7700 E Arapahoe Rd., Centennial, 80112-1268, CO, USA orthopedic@onlinescientificresearch.com

Progress in Orthopedic Science ISSN: 2146 - 8370
Progress in Orthopedic Science. 2024; 10(1):(91-92)

Anatomic, Image-based Classification of Diseased Lumbar Spinal Motion-Segment-Preliminary Clinical Report

Said G Osman*, Sukumar Sura, Mahesha anthila, Nebiyu S Osman and Naresh K Pagidimarry

Background: Multiple minimally invasive spine approaches and techniques have been developed in recent years. While the disease processes affecting the spinal motion-segment (SMS) have remained largely the same, surgical treatment options have changed radically and not necessarily in an organized fashion. This is inevitable given the rapid evolution of the technology. The current image-based diagnostic techniques, also evolving, have helped us appreciate the disease Patho anatomy in minute detail. A comprehensive classification method accounting for all anatomical participants in the spinal motion-segment pathology, tailored to treatment options, is necessary. Out of the many valid options, a spine surgeon should be able to choose a single surgical approach that is most appropriate for the Patho anatomy of his/her patient’s disease. We feel that our classification system will help the spine surgeon make that important decision consistently, with minimal risk of leaving behind a significant lesion, or disrupting a structure which is not a participant in the disease process. Furthermore, universal acceptance of this classification system will make it easier for spine surgeons to communicate with each other and meaningfully compare the results of the various surgical approaches.

Purpose of the Study: To develop a comprehensive, treatment-orientated classification of lumbar spinal motion-segment disease.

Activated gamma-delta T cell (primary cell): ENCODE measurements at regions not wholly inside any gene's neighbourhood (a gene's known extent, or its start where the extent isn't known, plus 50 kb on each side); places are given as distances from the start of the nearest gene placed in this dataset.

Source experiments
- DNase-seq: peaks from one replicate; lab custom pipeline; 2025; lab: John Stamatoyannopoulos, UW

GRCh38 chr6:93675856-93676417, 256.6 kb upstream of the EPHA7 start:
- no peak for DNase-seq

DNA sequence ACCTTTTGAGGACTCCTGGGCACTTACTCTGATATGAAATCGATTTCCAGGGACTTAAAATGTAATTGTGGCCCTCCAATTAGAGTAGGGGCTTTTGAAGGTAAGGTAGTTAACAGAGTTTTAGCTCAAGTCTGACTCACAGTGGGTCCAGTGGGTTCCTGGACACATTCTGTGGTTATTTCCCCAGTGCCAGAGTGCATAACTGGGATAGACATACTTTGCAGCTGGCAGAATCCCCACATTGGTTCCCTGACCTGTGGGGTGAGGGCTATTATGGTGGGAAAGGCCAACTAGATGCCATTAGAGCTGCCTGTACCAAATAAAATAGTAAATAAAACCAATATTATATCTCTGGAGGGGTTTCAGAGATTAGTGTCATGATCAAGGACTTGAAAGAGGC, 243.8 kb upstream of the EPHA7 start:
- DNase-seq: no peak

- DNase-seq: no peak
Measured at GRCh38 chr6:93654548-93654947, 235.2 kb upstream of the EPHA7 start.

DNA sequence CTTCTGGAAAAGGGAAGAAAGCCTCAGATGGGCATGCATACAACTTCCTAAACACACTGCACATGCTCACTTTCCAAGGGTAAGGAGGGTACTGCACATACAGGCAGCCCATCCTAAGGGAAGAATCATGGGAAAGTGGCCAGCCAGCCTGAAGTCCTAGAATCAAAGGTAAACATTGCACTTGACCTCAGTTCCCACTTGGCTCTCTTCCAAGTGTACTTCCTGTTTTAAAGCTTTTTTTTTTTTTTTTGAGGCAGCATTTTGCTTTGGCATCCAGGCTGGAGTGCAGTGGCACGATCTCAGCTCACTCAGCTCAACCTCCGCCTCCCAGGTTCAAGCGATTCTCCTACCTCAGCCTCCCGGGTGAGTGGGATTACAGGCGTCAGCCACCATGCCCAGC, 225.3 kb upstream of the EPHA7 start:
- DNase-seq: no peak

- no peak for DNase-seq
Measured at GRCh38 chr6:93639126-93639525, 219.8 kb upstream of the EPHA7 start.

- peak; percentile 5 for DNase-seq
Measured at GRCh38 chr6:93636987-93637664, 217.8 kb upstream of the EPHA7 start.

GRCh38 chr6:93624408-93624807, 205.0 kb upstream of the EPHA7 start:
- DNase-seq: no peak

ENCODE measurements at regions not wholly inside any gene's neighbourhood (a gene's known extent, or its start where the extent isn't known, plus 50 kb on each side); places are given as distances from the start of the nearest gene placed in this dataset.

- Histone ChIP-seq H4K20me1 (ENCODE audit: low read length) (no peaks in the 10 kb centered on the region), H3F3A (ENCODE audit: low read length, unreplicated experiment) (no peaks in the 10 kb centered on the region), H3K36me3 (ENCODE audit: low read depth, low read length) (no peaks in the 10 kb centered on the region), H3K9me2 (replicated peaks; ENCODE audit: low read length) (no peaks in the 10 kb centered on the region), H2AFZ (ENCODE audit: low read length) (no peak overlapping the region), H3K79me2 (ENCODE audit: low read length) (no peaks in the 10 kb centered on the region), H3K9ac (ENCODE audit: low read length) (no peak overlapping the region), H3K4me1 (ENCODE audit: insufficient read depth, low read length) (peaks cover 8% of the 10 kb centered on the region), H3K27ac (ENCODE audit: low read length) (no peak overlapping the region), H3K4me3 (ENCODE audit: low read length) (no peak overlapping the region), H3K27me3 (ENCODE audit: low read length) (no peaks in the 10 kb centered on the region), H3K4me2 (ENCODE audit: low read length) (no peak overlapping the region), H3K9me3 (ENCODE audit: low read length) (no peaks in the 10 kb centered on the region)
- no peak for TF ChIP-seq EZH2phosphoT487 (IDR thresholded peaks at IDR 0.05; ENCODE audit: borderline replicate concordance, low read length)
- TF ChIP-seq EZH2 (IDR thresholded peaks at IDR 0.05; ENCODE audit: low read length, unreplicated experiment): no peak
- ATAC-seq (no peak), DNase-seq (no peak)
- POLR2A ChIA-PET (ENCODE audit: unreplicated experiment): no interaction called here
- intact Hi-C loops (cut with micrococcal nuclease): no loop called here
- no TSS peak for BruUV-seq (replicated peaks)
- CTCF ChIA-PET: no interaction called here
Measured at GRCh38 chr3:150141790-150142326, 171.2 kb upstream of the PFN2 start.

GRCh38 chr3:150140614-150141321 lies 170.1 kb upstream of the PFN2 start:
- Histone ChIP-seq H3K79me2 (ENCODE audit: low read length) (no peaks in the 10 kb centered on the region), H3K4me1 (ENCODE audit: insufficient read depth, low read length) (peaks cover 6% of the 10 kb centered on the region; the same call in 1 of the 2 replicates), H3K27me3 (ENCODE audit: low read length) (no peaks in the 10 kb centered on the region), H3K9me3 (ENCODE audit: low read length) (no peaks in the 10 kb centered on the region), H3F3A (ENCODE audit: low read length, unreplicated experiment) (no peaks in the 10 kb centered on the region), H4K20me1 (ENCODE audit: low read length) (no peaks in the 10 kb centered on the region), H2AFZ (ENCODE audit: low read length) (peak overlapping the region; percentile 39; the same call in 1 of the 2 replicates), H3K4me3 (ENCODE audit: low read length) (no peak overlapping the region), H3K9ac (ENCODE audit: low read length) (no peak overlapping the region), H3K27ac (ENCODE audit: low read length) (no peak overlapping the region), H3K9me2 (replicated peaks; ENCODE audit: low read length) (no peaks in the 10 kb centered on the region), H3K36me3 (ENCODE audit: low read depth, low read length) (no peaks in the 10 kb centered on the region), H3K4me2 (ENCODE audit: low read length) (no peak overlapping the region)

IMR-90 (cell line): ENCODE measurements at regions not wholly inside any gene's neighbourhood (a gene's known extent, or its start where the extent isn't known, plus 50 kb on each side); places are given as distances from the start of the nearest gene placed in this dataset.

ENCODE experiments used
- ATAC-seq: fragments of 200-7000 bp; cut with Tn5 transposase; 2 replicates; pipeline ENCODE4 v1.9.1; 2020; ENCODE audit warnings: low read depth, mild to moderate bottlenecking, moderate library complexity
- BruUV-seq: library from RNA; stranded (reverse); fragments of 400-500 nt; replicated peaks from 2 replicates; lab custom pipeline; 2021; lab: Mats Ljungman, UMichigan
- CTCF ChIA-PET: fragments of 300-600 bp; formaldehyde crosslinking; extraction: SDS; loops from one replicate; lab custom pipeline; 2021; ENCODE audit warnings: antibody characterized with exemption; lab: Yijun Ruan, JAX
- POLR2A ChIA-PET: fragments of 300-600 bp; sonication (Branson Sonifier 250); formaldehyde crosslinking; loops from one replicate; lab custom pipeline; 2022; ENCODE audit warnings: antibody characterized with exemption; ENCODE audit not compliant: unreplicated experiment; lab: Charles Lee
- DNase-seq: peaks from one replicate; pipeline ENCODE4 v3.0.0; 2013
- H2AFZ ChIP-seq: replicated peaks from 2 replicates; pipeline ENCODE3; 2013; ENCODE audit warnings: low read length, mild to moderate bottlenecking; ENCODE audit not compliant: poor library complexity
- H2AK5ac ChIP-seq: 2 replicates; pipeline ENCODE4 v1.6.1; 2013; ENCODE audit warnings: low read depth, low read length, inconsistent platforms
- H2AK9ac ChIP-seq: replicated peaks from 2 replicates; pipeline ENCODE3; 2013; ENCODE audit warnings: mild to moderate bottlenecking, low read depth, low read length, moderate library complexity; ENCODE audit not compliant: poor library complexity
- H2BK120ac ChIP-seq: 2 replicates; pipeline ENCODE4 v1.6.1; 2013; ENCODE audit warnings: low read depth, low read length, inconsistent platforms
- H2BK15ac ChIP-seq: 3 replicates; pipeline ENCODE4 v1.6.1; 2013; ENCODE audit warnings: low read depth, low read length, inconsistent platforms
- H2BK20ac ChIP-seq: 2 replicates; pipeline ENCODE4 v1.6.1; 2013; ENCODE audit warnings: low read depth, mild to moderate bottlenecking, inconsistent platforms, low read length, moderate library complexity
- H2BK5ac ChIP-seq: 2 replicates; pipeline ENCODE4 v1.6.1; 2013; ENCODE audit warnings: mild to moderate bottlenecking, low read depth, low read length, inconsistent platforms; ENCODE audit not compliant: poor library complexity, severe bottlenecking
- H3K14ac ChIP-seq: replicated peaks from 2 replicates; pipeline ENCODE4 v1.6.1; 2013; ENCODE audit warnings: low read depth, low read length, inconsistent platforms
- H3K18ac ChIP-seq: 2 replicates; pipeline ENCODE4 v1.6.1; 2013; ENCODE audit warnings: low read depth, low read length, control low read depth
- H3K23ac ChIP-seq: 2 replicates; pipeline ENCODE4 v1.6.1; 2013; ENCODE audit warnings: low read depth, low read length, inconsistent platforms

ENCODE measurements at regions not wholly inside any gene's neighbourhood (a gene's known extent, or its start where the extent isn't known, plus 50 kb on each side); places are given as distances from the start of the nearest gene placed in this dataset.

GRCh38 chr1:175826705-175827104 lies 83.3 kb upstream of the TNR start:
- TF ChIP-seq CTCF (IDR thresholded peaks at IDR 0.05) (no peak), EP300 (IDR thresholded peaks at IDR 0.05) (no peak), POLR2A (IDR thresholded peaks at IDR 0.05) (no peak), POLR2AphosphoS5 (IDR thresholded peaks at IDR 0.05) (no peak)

Materials and Methods: Contributors to spinal motion-segment disease - intervertebral disc, facet joint, ligamentum flavum and mal-alignment were identified. The degrees of abnormalities in each of these entities were coded, and the codes were entered in a table from which the possible combinations of pathologic processes were generated. Study of 57 lumbar MRI images (217 spinal motion-segments) was carried out to determine the prevalence of various combinations of the motion-segment disease. Pre- and post-operative MRI-based spinal motion-segment classifications were performed to evaluate the clinical application of this classification system in 15 patients.

Results: This classification presents 494 possible combinations of the spinal motion-segment disease. Many of the combinations are only theoretical possibilities without clinical significance. Normal motion-segments, D0A0L0F0, represented 33.3% of the total motion-segments; D 1A0L0F0 was 8.8%, representing bulging disc, normal alignment, ligamentum flavum and facet joint. D2A0L0F2 was 6.9% representing intraannular disc herniation, normal alignment, mildly thickened ligamentum flavum, and hypertrophied superior articular process of the facet joint. 6.4% was D1A0L1F3 representing bulging disc, mildly hypertrophic ligamentum and hypertrophied facet joint. Clinical application of the classification revealed: Accurate anatomic classification; immediate post-operative classification changes which correlate with patient’s symptoms; pre-operative, immediate post-operative and late post-operative classifications which correlate with patient’s symptoms and accurately demonstrate post-operative remodeling of the motion-segment, especially after disc surgery, and accurate; and anatomic documentation of pre- and post op classifications of interlaminar endoscopic decompression.

Conclusion: A treatment-orientated, standardized classification of spinal motion-segment disease is necessary considering current multiple treatment options and availability of sophisticated pre-operative imaging techniques. Such a classification will allow standardization of treatment options for various combinations of the pathological processes. With the emergence of new technologies surgical options can be upgraded based on a standardized classification. This in turn will help minimize confusion for those who want to learn and facilitate growth in the minimally invasive technology. The preliminary results of clinical application of the classification showed it to be a very accurate patho-anatomic representation; immediate post-operative classification change reflected clinical improvement post-operatively; and precise representation of post-operative remodeling of the motion-segment one to two years post-operatively. The precision of this classification allows accurate communication regarding the pathology, between providers across the globe, and more accurate comparison of results of different surgical interventions.